Residents in rural areas of Malindi and Magarini sub-counties, Kilifi County are in hunger after elephants invade farms, destroying food crops.
The elephants from Tsavo East National Park have invaded communal water points and farms over the past one month, consuming the little crops available, posing residents to hunger and insecurity.
Shadrack Yaa, a farmer at Shakahola village in Chakama location expressed his disappointment through social media saying he has been spending sleepless nights guarding his crops.
“Hunger calamity is glaring at Shakahola. Elephants have invaded our farms and destroyed food. For one month now every night chasing elephants,” the post read.
The animals have devoured most parts of Adu and Chakama wards, clearing up all maize crops, banana and coconut trees. According to the residents, the animals start destroying farms from as early as 6pm every day, also blocking paths from shopping centers posing great danger to people.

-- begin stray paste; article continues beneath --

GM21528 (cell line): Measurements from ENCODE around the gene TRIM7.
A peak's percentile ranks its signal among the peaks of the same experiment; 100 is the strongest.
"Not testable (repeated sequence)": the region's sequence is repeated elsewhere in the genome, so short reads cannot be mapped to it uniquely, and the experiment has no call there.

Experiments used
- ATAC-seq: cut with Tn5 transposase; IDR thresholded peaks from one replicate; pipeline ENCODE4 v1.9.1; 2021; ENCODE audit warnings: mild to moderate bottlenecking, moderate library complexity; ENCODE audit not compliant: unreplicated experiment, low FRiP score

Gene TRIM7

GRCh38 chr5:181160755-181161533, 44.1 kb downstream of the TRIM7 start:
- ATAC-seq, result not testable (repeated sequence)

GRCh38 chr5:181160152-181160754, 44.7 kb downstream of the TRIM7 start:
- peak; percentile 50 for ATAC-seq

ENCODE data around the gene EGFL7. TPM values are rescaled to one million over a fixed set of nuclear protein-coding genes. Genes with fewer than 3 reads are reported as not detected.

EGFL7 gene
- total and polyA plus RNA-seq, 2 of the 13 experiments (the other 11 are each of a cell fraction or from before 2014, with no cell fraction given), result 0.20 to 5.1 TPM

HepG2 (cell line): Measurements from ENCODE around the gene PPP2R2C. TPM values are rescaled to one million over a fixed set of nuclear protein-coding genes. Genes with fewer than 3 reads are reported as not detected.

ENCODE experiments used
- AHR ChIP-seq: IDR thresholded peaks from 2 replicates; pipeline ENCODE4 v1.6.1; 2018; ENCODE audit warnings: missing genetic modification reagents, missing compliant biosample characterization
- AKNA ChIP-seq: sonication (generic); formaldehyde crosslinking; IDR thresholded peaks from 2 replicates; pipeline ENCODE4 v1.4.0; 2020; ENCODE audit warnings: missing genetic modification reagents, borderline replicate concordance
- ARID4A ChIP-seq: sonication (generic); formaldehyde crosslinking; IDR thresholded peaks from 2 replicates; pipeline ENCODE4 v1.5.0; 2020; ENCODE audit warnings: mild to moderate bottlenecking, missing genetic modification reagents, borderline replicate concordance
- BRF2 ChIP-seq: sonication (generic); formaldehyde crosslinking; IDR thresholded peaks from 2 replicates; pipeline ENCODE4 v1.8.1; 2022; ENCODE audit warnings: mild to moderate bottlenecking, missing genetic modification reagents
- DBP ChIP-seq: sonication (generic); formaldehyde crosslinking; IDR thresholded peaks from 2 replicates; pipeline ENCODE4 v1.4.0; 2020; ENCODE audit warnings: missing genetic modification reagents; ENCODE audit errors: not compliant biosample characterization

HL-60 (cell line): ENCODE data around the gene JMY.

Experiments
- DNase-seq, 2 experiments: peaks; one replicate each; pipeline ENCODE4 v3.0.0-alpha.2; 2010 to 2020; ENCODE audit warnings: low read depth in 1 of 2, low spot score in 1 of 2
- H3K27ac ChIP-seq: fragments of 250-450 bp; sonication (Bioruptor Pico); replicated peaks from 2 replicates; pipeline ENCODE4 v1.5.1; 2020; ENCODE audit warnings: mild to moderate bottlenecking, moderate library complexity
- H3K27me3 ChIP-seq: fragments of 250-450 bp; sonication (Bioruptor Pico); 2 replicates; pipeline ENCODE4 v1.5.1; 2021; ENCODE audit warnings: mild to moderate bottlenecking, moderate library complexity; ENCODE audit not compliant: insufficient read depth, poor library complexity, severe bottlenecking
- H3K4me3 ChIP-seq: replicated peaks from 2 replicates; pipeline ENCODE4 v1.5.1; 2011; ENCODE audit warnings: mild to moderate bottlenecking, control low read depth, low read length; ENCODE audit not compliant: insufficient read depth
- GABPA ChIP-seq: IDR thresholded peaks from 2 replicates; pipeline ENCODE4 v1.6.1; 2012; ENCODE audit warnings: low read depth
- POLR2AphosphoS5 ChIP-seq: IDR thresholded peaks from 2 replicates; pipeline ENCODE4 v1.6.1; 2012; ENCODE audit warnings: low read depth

Village elders claim that they have been engaging the area ward representatives, Members of Parliament and KWS senior wardens both at Tsavo and Malindi but their efforts have not borne fruits.
“We have tried to push our leaders, we have visited KWS offices and pleaded with them to bring choppers but they only brought one pick-up of six KWS rangers who could not contain the situation at all,” said Kombe Yaa, one of the village elders at Shakahola.
Adu ward representative Stanley Kenga acknowledged the damage caused by the animals and disclosed that there have been unsuccessful efforts to contain the situation.
Speaking on phone call, he said he has been engaging various concerned government departments but the KWS officers deployed to assist are too few to contain the elephants scattered all over the constituency.
“As we speak, I have had a meeting with the Director General Kenya Wildlife Service at Marine Park Malindi and promised me before the end of the day, there will be a lasting solution,” he said. “We have engaged these people for long, they have not been able to solve this problem so I cannot promise when this will be solved.”
The elders criticized the low response by the government saying their region has been neglected.
“We have seen places like Amboseli and Masai Mara choppers chasing elephants away from residential areas but we have not seen those efforts here. We are suffering,” said Samson Zia an elder at Shakahola.
Residents have pleaded with the government to take immediate action to save the situation, and avoid possible animal-human conflicts that may lead to killing of the animals.
By Harrison Yeri and Jackson Msanzu